Culture
FRA | Dec 1, 2021

Jazz singer Josephine Baker first Black woman honoured at France’s Pantheon

/ Our Today

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(REUTERS)

Photographs of Josephine Baker are projected on the Pantheon monument during her induction ceremony in Paris, France, November 30, 2021. (Thibault Camus/ REUTERS)

Josephine Baker, the famed French American singer and dancer, was inducted on Tuesday into the Pantheon mausoleum in Paris – one of France’s highest honours – at a ceremony attended by French President Emmanuel Macron.

Baker, who also served in the French Resistance during World War Two and was a prominent civic rights activist after the war, is the first Black woman and sixth woman to enter the Pantheon, a Paris landmark dominating the city’s Latin Quarter.

She was “a Black person who stood up for Black people, but foremost, she was a woman who defended humankind,” Macron said during a speech.

The cenotaph of Josephine Baker, covered with the French flag, followed by a female aviator of the French Air and Space Force carrying the cushion on which her five decorations are placed, enters to the French Pantheon square through the Great Door, in Soufflot street, Paris, France, November 30, 2021. (Thomas Coex/REUTERS)

He spoke shortly after Baker’s most famous song, “J’ai deux amours, mon pays et Paris” (“I have two loves, my country and Paris”), was played at the ceremony.

Baker was born in St. Louis, Missouri, in 1906 but went on to find much of her fame after arriving in Paris in the 1920s, as many Black Americans stayed on in the French capital after World War One and brought over with them American jazz culture.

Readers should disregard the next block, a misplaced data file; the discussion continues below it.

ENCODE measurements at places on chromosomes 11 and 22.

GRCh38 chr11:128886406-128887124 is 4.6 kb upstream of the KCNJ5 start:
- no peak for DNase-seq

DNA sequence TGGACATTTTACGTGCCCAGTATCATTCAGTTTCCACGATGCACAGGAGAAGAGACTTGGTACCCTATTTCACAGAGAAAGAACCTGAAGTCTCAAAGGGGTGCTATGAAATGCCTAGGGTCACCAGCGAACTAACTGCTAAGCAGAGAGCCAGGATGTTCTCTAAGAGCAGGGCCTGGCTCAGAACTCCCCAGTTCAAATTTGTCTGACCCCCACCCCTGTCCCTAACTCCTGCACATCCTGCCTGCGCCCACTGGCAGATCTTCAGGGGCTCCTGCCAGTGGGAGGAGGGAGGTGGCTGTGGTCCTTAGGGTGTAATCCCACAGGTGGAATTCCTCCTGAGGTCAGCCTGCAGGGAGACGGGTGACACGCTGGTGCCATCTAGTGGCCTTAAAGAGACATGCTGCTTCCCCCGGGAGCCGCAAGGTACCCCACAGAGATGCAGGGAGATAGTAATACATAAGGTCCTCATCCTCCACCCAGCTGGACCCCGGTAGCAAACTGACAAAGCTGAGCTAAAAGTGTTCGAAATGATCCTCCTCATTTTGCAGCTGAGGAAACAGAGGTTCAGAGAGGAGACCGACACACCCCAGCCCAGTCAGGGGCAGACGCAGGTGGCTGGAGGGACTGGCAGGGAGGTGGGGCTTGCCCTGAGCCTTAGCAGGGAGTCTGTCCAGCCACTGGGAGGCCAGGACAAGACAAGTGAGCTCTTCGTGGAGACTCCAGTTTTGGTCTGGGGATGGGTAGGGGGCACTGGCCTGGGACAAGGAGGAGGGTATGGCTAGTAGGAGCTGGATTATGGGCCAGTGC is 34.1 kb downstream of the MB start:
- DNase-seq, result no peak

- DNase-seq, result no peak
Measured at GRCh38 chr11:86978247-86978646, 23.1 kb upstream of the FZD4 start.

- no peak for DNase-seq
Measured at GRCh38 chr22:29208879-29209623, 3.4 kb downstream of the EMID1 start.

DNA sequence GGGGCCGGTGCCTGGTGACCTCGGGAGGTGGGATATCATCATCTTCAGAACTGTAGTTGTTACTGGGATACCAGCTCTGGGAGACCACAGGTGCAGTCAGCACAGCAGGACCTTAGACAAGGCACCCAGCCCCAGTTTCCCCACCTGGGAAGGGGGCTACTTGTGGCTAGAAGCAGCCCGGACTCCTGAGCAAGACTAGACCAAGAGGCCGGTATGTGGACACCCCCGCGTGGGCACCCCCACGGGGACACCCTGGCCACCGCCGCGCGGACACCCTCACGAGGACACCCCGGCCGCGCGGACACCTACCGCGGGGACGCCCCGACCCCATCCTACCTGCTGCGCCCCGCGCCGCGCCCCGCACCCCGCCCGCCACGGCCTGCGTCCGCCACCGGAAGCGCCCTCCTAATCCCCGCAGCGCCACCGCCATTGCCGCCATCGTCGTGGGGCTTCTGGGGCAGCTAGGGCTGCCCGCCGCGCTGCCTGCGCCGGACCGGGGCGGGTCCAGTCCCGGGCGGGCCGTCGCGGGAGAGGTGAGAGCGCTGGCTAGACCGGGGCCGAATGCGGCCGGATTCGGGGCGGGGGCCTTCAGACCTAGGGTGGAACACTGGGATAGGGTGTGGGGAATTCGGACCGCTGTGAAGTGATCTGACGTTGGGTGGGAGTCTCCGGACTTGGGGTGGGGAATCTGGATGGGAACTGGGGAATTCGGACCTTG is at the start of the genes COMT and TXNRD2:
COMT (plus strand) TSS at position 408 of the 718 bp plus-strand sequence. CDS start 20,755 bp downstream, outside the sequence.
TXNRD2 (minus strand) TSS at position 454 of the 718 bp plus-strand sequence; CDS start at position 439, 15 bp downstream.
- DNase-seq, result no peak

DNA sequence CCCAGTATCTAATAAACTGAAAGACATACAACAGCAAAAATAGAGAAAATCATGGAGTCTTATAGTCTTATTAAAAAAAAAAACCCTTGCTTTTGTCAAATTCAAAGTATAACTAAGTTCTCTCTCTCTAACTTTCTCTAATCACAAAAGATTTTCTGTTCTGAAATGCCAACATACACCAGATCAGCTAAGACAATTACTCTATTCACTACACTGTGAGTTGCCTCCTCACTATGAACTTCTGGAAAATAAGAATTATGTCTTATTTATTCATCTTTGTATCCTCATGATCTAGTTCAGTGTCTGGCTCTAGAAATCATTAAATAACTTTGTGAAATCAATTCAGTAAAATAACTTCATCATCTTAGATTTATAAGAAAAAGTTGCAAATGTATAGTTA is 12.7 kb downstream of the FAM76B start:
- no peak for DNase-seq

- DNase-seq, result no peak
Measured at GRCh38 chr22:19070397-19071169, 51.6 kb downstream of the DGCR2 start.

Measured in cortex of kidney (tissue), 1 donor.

Baker, who became a French citizen in 1937, died in 1975 and is buried in Monaco.

In this file photo taken on January 1, 1930 French US-born singer and dancer Josephine Baker poses in Paris in the 1930s. – Josephine Baker, the French-American dancer and singer who fought in the French Resistance and later battled racism, will become the first black woman to enter the Pantheon, France’s most hallowed resting place, on November 30, 2021. (Photo: Getty Images)

In accordance with her family’s wishes, Baker’s remains have not been moved to the Pantheon. To represent her presence there, a symbolic coffin was carried into the mausoleum by six pallbearers containing handfuls of earth from four locations: St. Louis, Paris, Monaco and Milandes, in the Dordogne department of France, where Baker owned a castle.

Baker’s empty coffin will lie alongside other French national icons in the mausoleum such as authors Emile Zola and Victor Hugo, the philosopher Voltaire and politician Simone Veil.

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